Prioritizing Patients: A Patient-Focused Approach

April 21, 2016

Prioritizing Patients

James Cullen, CEO of Conach Consulting and adjunct faculty member at the School of Management shares his insight on taking a consumer-oriented approach to health care.

This article was written by Nora Soersdah, and first appeared in the Fall 2015 issue of Management Magazine.

Do you find it frustrating that even when you have scheduled an appointment with your health care provider, you end up having to wait for an hour or maybe even before you are seen? Or, when you see a doctor for treatment, you have no idea what the treatment will cost, and even when you ask for cost information it's not provided to you? We have all been there, and we all know how frustrating and time consuming it can be. But it doesn't have to be this way. 

In the midst of rising health care costs and intense public scrutiny of the American health care system, there is a growing buzz surrounding the value of adopting a more consumer-focused approach to health care. James Cullen, CEO of Conach Consulting, and adjunct faculty member at Simmons College School of Management, has extensive experience with the American health care system. According to Cullen, the system is suffering because it is neglecting the primary user — patients. However, he believes that this can be resolved if health care becomes more consumer-oriented. "My definition of an ideal health care system is one that delivers the highest quality care in the most appropriate setting at the most economically reasonable cost, and where patients are treated with the same 'respect' as consumers in traditional retail or service markets," says Cullen. This concept of respect for health care consumers, Cullen argues, translates to meeting three primary consumer demands:service affordability, on-demand access to care, and a more-tailored service approach.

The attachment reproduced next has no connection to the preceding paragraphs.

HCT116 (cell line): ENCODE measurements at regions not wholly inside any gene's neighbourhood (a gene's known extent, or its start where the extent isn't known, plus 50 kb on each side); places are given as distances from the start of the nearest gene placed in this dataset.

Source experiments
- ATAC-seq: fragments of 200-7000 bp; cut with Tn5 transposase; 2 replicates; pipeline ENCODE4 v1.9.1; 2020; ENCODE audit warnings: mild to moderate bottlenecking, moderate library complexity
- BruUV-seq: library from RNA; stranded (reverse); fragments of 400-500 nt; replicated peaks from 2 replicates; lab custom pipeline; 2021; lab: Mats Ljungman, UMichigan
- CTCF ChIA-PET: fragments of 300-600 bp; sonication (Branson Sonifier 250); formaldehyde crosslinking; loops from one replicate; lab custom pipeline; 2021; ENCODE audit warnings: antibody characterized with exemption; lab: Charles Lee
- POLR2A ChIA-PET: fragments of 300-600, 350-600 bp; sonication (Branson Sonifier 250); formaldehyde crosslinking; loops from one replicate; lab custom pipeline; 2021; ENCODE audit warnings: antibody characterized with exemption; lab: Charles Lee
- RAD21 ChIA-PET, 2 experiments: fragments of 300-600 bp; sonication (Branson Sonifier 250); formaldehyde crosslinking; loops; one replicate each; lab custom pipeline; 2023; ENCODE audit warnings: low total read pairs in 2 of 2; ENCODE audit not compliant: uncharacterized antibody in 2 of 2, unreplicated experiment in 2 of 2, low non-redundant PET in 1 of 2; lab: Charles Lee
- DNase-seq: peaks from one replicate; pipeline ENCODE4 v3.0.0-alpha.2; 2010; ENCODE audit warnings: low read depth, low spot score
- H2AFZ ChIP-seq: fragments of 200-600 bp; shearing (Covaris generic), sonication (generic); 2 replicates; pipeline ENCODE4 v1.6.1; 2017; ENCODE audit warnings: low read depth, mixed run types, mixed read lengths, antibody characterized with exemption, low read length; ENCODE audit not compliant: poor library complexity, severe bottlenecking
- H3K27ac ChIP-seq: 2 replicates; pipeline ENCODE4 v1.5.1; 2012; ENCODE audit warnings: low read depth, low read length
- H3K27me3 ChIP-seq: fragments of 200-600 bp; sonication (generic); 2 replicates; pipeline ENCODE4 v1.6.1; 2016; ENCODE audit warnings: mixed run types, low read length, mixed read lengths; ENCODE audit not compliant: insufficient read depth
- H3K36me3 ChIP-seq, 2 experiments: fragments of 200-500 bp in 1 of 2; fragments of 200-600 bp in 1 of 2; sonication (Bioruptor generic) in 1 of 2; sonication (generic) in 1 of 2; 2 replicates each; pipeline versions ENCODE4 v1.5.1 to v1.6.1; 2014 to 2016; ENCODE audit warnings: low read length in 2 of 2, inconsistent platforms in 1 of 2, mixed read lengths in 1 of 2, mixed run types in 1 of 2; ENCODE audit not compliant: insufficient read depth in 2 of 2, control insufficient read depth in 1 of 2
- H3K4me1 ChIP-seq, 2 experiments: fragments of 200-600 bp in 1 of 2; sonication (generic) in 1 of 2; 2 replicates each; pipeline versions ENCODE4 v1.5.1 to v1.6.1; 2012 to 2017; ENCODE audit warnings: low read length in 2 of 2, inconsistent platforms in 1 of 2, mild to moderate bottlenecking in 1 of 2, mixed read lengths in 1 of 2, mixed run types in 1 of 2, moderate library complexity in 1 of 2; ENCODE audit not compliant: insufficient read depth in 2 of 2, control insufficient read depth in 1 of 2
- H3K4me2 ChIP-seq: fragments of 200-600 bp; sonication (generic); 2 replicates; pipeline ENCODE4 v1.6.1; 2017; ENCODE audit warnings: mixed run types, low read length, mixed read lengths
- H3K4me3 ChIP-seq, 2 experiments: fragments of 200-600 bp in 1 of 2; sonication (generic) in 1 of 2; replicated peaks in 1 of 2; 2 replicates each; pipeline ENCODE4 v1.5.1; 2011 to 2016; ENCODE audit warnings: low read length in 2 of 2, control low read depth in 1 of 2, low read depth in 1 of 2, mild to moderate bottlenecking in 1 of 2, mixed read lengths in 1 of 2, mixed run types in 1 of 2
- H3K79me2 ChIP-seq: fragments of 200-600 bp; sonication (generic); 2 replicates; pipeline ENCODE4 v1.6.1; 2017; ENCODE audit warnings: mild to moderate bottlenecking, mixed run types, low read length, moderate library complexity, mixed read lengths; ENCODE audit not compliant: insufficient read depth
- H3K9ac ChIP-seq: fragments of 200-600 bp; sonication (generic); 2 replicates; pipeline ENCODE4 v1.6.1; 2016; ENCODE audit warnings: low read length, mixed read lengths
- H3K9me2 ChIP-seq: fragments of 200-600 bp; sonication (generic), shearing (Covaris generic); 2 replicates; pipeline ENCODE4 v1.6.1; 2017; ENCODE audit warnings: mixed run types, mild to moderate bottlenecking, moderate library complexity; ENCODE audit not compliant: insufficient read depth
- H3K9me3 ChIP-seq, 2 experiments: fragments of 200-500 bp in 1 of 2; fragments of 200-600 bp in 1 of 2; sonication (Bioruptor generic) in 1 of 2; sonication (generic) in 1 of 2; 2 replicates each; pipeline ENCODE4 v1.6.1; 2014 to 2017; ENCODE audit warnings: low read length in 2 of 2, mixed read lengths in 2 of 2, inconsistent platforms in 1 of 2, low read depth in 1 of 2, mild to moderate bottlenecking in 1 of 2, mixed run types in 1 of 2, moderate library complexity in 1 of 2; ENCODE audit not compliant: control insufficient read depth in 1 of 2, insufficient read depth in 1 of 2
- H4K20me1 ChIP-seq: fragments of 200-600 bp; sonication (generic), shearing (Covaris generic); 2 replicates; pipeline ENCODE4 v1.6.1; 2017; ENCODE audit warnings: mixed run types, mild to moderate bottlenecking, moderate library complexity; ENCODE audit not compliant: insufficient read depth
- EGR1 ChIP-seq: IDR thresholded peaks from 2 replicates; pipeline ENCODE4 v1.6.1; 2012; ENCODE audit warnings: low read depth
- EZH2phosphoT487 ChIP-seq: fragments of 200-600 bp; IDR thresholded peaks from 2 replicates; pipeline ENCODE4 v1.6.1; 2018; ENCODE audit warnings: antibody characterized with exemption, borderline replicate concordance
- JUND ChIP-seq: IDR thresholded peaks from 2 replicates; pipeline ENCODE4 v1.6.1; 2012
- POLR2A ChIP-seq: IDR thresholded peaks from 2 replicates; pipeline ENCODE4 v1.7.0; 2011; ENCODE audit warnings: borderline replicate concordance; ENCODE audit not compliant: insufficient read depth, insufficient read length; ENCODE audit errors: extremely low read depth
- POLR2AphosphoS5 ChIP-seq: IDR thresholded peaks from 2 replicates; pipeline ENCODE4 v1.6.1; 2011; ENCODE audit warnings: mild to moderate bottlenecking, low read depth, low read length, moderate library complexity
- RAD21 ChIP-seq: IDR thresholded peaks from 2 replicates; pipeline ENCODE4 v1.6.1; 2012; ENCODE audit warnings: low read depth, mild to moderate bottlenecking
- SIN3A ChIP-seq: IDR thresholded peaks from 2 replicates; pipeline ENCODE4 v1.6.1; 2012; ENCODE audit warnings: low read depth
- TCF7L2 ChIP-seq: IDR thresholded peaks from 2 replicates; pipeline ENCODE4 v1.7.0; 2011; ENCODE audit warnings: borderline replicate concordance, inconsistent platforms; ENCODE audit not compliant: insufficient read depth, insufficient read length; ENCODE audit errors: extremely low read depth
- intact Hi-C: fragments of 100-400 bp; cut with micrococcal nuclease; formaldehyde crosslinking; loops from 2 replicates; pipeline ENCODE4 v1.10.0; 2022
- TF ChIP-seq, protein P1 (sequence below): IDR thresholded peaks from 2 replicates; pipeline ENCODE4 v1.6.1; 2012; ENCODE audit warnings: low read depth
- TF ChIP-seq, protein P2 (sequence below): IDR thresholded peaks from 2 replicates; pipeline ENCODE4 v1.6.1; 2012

While the rising cost of health care continues to be a concern for employers and insurance companies alike, it is, perhaps even more so, a concern for today's patients who are being asked to pay an increasingly higher portion of the cost of their care out of their pockets. Budget-minded consumers are used to comparison shopping and looking for the supplier or service with the best price for the product they need. But this type of information is rarely available to the health care consumer. In an effort to try to fill this gap, new businesses are opening up that compile cost information from various providers and sharing it with consumers, helping them make informed choices about where to receive their care. Cullen believes though, that it is important that the cost and service information come directly from the health care provider, and not third party apps or websites. This is because information that does not come directly from the provider has a higher risk of being inaccurate, potentially creating a mistrust with the consumer.